In Depth

The Apprentice 2014: what to expect from new candidates

Extra faces give us more people to laugh at and adds an extra sense of jeopardy in the Apprentice boardroom

The Apprentice is back tonight for its tenth series, with no fewer than 20 new candidates desperate to become Lord Sugar's business partner.

This year's pool of hopefuls, which has increased from the traditional 16, include a match-making hypnotherapist, a pub quiz company founder and a dance teacher.

And with the series running for 12 weeks, it looks likely that Lord Sugar will have to dispose of more than one candidate at a time.

The opening episode has "everything thrown at it", says The Guardian's John Plunkett. "The extra faces not only means there are more people to laugh at, it also adds an extra sense of jeopardy at each boardroom finale. Now it's not only who he's going to fire, it's how many.

"As always with The Apprentice, the idiots are easier to spot on the first outing than the potential winner, and it's no spoiler to suggest you'll be spoilt for choice."

New tasks include designing a wearable technology product, creating an online video channel, manufacturing and selling a new board game, and running package coach tours.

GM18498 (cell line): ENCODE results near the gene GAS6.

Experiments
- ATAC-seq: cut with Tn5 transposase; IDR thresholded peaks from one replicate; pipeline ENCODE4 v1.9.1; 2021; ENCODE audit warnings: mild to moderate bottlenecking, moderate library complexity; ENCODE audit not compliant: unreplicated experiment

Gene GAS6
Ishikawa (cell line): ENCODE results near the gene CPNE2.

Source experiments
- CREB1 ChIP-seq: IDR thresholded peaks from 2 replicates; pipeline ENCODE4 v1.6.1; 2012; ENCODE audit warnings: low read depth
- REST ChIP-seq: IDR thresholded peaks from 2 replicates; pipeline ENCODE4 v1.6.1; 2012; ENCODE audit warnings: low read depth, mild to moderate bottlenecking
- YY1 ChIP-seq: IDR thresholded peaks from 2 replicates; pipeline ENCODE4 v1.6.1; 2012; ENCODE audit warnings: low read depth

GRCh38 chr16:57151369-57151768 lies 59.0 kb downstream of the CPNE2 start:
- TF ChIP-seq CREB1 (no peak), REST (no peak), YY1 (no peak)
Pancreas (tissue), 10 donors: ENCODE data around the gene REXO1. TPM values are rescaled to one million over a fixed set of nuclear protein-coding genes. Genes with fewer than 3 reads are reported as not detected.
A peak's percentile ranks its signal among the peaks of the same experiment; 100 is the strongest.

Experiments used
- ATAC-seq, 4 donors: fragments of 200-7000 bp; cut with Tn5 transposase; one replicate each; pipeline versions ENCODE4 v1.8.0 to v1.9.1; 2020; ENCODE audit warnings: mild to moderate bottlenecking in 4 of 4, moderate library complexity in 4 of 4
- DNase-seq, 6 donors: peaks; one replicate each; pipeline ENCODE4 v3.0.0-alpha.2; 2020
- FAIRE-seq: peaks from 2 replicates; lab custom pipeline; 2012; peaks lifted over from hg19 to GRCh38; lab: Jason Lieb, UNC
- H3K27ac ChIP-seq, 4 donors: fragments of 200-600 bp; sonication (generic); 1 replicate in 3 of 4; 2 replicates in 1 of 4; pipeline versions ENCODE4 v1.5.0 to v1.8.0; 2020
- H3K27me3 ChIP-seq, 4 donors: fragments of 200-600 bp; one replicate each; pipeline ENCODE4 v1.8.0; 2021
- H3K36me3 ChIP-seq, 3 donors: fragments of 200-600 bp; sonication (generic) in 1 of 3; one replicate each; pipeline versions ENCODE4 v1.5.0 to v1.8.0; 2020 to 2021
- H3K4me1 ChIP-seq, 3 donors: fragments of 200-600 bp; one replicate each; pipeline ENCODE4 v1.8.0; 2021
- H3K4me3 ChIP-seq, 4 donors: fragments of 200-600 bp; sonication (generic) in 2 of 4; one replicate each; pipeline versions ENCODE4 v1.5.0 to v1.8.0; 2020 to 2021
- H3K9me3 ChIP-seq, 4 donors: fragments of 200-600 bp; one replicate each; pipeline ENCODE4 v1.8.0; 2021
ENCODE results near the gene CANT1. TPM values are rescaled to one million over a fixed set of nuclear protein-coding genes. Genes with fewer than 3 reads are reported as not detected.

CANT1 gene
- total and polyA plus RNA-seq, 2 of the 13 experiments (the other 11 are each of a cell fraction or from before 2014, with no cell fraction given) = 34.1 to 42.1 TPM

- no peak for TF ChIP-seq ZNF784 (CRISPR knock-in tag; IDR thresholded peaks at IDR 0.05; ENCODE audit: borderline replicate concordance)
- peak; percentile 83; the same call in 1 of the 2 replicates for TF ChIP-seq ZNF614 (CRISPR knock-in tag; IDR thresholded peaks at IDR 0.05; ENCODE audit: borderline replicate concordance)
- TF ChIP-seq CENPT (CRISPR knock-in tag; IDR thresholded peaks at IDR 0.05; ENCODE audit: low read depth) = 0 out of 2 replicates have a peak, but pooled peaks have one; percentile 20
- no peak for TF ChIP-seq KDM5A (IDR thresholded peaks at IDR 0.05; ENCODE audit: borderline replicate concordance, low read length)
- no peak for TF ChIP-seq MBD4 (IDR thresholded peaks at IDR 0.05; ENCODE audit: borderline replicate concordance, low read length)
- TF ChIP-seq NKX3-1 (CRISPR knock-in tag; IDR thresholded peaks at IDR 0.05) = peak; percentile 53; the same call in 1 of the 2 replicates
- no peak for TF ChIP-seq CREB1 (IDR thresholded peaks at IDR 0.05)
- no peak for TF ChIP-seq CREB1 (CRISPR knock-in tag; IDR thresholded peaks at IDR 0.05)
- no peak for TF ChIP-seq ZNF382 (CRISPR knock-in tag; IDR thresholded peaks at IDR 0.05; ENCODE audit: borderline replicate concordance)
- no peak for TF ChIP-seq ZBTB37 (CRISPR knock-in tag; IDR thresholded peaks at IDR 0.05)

In the first episode, candidates have to sell products that have appeared in the last nine series of the show, including sausages, flowers, coffee and fruit.

The task is "simple enough", says the Daily Telegraph's Gabriel Tate. "Yet simplicity once again proved far beyond the ken of the nation's greatest young business minds" and one team spends "so long procrastinating that you could almost hear the money gurgling down the drain".

The increase in candidates seems unlikely to counter accusations that The Apprentice lacks sympathetic participants and repeats itself both in character archetypes and tasks, says Tate. "But for all this, the first episode of the series retains its visceral, shuddering horror: unwatchable in the best sense, and still brimming with promise."

Meet the girls

Sarah Dales,32 (front row, left)

Executive assistant for a top financial firm, who also runs a match-making business and a hypnotherapy practice on Harley Street.

Lauren Riley, 28 (front row, second left)

Solicitor specialising in family law, who insists she is "absolutely not a shrinking violet" and regrets not having the idea for Facebook.

Lindsay Booth, 29 (front row, centre)

Swimming instructor who founded the Aquatic Swimming Academy in Leicester. Booth describes herself as "compassionate and ambitious".

Jemma Bird, 24 (front row, second right)

Dance teacher who looks to Simon Cowell as a business role model. Her proudest business achievement is founding an entertainment cabaret agency.

Pamela Uddin, 23 (front row, right)

Assistant brand manager from Dublin who has worked for Nike and Paddy Power. "I am street and people savvy as well as being business savvy," she says.

Katie Bulmer-Cooke, 27 (back row, left)

Personal trainer who creates and markets her own fitness DVDs. She describes herself as "a little stealth bomber".